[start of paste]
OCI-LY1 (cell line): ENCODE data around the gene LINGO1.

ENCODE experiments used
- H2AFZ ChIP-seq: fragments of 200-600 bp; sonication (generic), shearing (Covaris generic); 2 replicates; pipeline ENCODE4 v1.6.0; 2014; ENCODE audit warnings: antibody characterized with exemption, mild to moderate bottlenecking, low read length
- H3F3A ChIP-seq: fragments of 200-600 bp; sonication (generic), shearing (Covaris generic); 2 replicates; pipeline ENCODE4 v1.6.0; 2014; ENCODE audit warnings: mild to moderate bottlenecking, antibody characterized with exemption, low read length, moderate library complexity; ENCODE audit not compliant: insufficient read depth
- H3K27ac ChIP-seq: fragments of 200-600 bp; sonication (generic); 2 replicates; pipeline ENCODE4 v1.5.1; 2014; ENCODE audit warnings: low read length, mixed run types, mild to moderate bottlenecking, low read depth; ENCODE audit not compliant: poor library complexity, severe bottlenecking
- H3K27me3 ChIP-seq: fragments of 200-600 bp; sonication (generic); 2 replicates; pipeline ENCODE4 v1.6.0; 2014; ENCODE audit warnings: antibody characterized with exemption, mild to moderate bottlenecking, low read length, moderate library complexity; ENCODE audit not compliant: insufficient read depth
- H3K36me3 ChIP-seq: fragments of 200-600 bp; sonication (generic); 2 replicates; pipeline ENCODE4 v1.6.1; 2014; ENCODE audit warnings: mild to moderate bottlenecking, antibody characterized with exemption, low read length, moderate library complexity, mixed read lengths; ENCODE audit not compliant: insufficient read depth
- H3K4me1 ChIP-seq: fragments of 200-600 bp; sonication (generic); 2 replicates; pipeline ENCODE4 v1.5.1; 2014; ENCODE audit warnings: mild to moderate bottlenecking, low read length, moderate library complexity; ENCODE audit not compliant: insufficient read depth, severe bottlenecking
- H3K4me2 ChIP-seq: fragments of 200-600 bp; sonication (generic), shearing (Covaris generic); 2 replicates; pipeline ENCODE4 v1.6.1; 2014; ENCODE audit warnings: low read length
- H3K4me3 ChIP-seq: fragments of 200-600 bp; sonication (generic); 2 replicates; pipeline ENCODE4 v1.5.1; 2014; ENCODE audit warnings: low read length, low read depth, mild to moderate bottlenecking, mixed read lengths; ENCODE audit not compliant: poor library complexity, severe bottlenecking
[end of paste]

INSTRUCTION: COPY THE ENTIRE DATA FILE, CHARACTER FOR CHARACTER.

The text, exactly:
OCI-LY1 (cell line): ENCODE data around the gene LINGO1.

ENCODE experiments used
- H2AFZ ChIP-seq: fragments of 200-600 bp; sonication (generic), shearing (Covaris generic); 2 replicates; pipeline ENCODE4 v1.6.0; 2014; ENCODE audit warnings: antibody characterized with exemption, mild to moderate bottlenecking, low read length
- H3F3A ChIP-seq: fragments of 200-600 bp; sonication (generic), shearing (Covaris generic); 2 replicates; pipeline ENCODE4 v1.6.0; 2014; ENCODE audit warnings: mild to moderate bottlenecking, antibody characterized with exemption, low read length, moderate library complexity; ENCODE audit not compliant: insufficient read depth
- H3K27ac ChIP-seq: fragments of 200-600 bp; sonication (generic); 2 replicates; pipeline ENCODE4 v1.5.1; 2014; ENCODE audit warnings: low read length, mixed run types, mild to moderate bottlenecking, low read depth; ENCODE audit not compliant: poor library complexity, severe bottlenecking
- H3K27me3 ChIP-seq: fragments of 200-600 bp; sonication (generic); 2 replicates; pipeline ENCODE4 v1.6.0; 2014; ENCODE audit warnings: antibody characterized with exemption, mild to moderate bottlenecking, low read length, moderate library complexity; ENCODE audit not compliant: insufficient read depth
- H3K36me3 ChIP-seq: fragments of 200-600 bp; sonication (generic); 2 replicates; pipeline ENCODE4 v1.6.1; 2014; ENCODE audit warnings: mild to moderate bottlenecking, antibody characterized with exemption, low read length, moderate library complexity, mixed read lengths; ENCODE audit not compliant: insufficient read depth
- H3K4me1 ChIP-seq: fragments of 200-600 bp; sonication (generic); 2 replicates; pipeline ENCODE4 v1.5.1; 2014; ENCODE audit warnings: mild to moderate bottlenecking, low read length, moderate library complexity; ENCODE audit not compliant: insufficient read depth, severe bottlenecking
- H3K4me2 ChIP-seq: fragments of 200-600 bp; sonication (generic), shearing (Covaris generic); 2 replicates; pipeline ENCODE4 v1.6.1; 2014; ENCODE audit warnings: low read length
- H3K4me3 ChIP-seq: fragments of 200-600 bp; sonication (generic); 2 replicates; pipeline ENCODE4 v1.5.1; 2014; ENCODE audit warnings: low read length, low read depth, mild to moderate bottlenecking, mixed read lengths; ENCODE audit not compliant: poor library complexity, severe bottlenecking